Construction Remodeling Loans vs. Home Equity Loans: Two Home Improvement Loan Options
With increasing standards of living, ever higher real estate values, and neighborhood gentrification, rehabilitating or remodeling an existing home to add square footage, improve aesthetics and function, and enhance curb appeal is more popular than ever.
Strictly speaking there is no such thing as a home Improvement loan, though some lenders may use the term for branding purposes.
Home Remodeling Loans
Depending on the scope of the remodeling project and the equity in your property, two types of home improvement loans are available.
- Remodeling Construction Loans: You borrow based on the post-renovation value (future value) of your home and make no payments during the remodeling period.
- Home Equity Loans or Lines of Credit: You borrow based on the existing equity available in your home. The proceeds pay for the project up front and you pay the loan off over several years.
Remodeling Construction Loans
In an extensive remodeling project, which may consist of completely razing the house and rebuilding from ground up, or gutting a good part of the house and adding a substantial amount of square footage, borrowing against the existing equity will simply not be enough to fund the project.
For these types of projects, a remodeling construction loan is the only option. The loan value is based on the Future Value Appraisal of the property, so the appraiser uses the plans and specifications of the project and finds comparable recent sales in the neighborhood that are similar to your future finished home.
When you purchase or refinance, the loan amount is based on Loan-to-Value Ratio (LTV), but in a construction loan, the loan amount is based on the Future Value (LTFV) and the Loan-to-Cost ratio (LTC). Depending on the loan amount and LTFV, you can borrow up to 95% of LTC, subject to credit and income qualifications.
When your new remodeling construction loan funds, the construction lender will pay off all existing liens and keep the balance, which is then disbursed to you in stages as each phase of the project is completed and inspected both by local authorities and the lender.
Either you or the contractor will have to float the funds necessary for each stage of construction until such time as the inspections are completed and the balance is funded by the lender, so it’s very important to have a clear understanding with your contractor as to who pays for what and when.
You can wrap all of the project expenses into the loan, including soft costs, hard costs, closing costs, contingency reserve, interest reserve, and final take out.
Soft Costs: architectural plans, engineering, survey, permits, school fees, etc. In other words, pretty much everything that’s done on paper.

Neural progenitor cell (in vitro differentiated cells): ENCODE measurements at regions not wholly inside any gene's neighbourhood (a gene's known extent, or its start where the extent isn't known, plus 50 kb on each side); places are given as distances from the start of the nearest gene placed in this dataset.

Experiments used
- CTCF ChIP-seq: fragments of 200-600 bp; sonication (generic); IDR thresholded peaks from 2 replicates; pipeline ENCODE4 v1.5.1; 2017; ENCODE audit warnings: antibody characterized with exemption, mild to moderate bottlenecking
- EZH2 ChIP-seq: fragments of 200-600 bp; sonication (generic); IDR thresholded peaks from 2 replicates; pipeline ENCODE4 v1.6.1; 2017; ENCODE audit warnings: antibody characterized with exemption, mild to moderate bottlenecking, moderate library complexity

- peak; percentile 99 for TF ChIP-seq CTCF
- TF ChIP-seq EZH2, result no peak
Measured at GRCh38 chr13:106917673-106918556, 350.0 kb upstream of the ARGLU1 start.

Hard Costs: the actual cost of construction, materials, and labor.
Contingency Reserve: a percentage of all costs added as to the loan amount to be used in case of cost overruns.
Interest Reserve: during construction, monthly payments are made from this reserve account (instead of your pocket!).
For more detailed information visit the Construction Loans page.
Home Equity Loans or Lines of Credit
If the home improvements you are planning are somewhat limited in scope and your current first mortgage is less than 80% of the value of your property, you can borrow against that equity in the form of a Home Equity Loan or Line of Equity.
These loans are second mortgages, and unlike first mortgages which can be payable over a 30-year period, they are normally payable in periods of 5 to 10 years.
Home Equity Loan vs. Home Equity Line: the loan is paid out in a lump and is available as a fixed or adjustable rate. A home equity line is a line of credit that you can draw against just like a credit card, and is typically only available as an adjustable rate loan.
It is important to appreciate that in both cases; these loans are based on your property’s current value and have no relationship with any equity gain you may have after the work is completed.
Calculating Equity: Let’s say your property is currently worth $400,000 and you owe $220,000 on your first mortgage. Dividing 400,000 by 220,000 equals 0.55, which means your current Loan to Value is (0.55 x 100) 55%.
The equity lender will lend up to 80% of Combined Loan to Value or up to a total of your first and second mortgage of $320,000. Subtracting the existing first mortgage of $200,000 will yield a net equity line of $100,000 subject to your credit and income qualifying.
If you are planning on applying for the loan well before you are ready to start your project and the project is going to take more than a month or two to complete, then a home equity line maybe a better choice since you will not be incurring additional interest expense.
In most cases, a home equity line may be converted to a fixed rate home equity loan once you have drawn the entire amount out or are not planning on drawing additional funds.